Kelly defeats McSally in Arizona Senate race

Kelly defeats McSally in Arizona Senate race

McSally, a former fighter pilot and member of the House of Representatives, was named to the Senate in December 2018, weeks after losing another close Senate race to Democrat Kyrsten Sinema. Arizona Governor Doug Ducey named it after McCain’s death in hopes that it could protect him in this year’s special election for the GOP.

Kelly has never held public office, but the Democrats wanted him to run for office for years, and he turned out to be a prolific fundraiser, raising a whopping $ 90 million through September, while McSally raised $ 57 million over the same period.

Prior to running for the Senate, Kelly served in the Navy and became an advocate for stricter gun laws after Giffords was shot and killed in a 2011 assassination attempt. McSally served two terms in the House of Representatives before running for the Senate in 2018. He lost 2 percentage points and immediately won an appointment to the other seat of the state.

There are only two years left in the term McCain won in 2016, and there will be another race for that Senate seat in Arizona in 2022.

Arizona has emerged as a battlefield state in recent years after a major demographic shift. A growing Latino population, migration from California, and changing party affiliations among white college graduates have all helped loosen the GOP’s hold on the state.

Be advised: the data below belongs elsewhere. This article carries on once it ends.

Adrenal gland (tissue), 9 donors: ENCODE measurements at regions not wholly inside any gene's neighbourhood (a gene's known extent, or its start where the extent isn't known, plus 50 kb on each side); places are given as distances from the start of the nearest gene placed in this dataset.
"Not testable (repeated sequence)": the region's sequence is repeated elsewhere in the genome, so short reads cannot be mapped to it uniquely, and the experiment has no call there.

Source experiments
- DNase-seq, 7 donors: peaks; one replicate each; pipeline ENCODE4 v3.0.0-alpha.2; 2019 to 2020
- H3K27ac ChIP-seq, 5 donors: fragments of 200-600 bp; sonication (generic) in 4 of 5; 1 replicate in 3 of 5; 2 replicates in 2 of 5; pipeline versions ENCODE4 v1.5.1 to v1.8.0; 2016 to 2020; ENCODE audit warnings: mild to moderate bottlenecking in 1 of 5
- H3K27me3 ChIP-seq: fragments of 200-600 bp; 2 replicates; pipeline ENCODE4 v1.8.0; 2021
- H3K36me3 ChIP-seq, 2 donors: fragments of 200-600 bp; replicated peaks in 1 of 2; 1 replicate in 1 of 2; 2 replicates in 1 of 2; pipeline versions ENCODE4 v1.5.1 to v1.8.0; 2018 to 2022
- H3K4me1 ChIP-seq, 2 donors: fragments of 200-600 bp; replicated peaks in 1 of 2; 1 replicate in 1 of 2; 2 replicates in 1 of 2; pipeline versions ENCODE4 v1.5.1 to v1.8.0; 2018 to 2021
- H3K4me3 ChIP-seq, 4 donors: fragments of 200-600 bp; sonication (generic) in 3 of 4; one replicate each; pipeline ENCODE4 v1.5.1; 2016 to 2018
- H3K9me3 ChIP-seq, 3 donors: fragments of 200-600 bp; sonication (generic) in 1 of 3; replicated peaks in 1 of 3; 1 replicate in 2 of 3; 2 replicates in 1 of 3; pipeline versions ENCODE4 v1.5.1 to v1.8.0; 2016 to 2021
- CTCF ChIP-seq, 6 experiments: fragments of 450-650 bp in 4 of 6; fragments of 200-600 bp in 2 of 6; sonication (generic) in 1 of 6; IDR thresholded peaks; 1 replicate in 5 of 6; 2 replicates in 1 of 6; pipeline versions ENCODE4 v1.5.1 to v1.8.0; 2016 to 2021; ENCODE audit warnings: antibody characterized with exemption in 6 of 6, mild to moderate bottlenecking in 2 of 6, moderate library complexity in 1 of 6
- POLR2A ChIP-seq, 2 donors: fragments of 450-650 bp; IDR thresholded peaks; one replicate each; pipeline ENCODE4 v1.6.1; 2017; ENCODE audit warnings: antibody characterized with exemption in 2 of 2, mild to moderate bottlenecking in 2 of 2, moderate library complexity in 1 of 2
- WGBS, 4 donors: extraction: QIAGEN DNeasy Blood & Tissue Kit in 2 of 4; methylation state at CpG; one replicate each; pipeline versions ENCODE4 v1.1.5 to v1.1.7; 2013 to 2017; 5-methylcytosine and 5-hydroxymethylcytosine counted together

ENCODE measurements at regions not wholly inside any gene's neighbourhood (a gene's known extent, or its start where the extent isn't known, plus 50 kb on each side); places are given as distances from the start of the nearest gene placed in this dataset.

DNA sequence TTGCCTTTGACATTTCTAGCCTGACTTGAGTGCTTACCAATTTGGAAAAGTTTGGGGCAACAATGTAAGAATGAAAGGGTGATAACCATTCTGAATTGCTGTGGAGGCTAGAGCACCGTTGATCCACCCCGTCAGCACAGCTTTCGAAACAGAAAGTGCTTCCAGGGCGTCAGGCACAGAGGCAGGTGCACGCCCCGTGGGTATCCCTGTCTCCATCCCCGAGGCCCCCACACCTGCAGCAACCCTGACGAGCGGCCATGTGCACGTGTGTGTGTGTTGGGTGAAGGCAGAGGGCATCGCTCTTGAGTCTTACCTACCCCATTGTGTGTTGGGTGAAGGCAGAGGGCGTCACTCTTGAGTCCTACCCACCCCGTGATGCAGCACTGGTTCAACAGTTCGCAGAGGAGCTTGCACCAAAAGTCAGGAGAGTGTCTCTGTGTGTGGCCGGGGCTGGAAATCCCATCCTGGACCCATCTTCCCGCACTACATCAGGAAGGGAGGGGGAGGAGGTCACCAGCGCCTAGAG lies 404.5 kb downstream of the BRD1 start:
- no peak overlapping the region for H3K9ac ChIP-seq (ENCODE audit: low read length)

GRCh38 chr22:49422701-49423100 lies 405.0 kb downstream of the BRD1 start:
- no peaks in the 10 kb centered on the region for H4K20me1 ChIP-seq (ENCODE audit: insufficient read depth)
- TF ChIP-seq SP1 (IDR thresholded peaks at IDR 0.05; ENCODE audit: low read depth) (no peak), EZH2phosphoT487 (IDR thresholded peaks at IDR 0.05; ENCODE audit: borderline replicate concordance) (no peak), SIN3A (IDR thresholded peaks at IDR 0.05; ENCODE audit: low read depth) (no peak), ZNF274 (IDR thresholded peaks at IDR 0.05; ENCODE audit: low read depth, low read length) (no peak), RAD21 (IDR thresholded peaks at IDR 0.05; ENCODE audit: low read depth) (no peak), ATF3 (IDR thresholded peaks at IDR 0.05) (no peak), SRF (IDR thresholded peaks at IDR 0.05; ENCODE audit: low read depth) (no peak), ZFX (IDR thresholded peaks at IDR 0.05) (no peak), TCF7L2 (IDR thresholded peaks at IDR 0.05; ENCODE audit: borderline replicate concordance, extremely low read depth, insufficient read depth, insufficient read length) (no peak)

During the race, Kelly compared McSally to Trump, who lost ground in a state he won by almost 4 points in 2016, while McSally tried to tie Kelly to more liberal Democratic Party members.

As a Senator, McSally has been closely associated with the President. But sometimes she tried to distance herself. At a debate in October, McSally declined to say outright whether she was proud to support Trump, saying instead that she was “proud to fight for Arizona every day”.

As on other Senate battlefields, much of the race centered on the Trump administration’s response to the coronavirus pandemic, as well as the broader positions of healthcare candidates. McSally criticized Kelly for supporting an option for public health insurance, while Kelly punished McSally for voting to repeal the Affordable Care Act while she was in the house.

McSally promised to protect pre-existing conditions, although Kelly said the pledge was hollow given McSally’s support for GOP legislation that would have lifted that protection.


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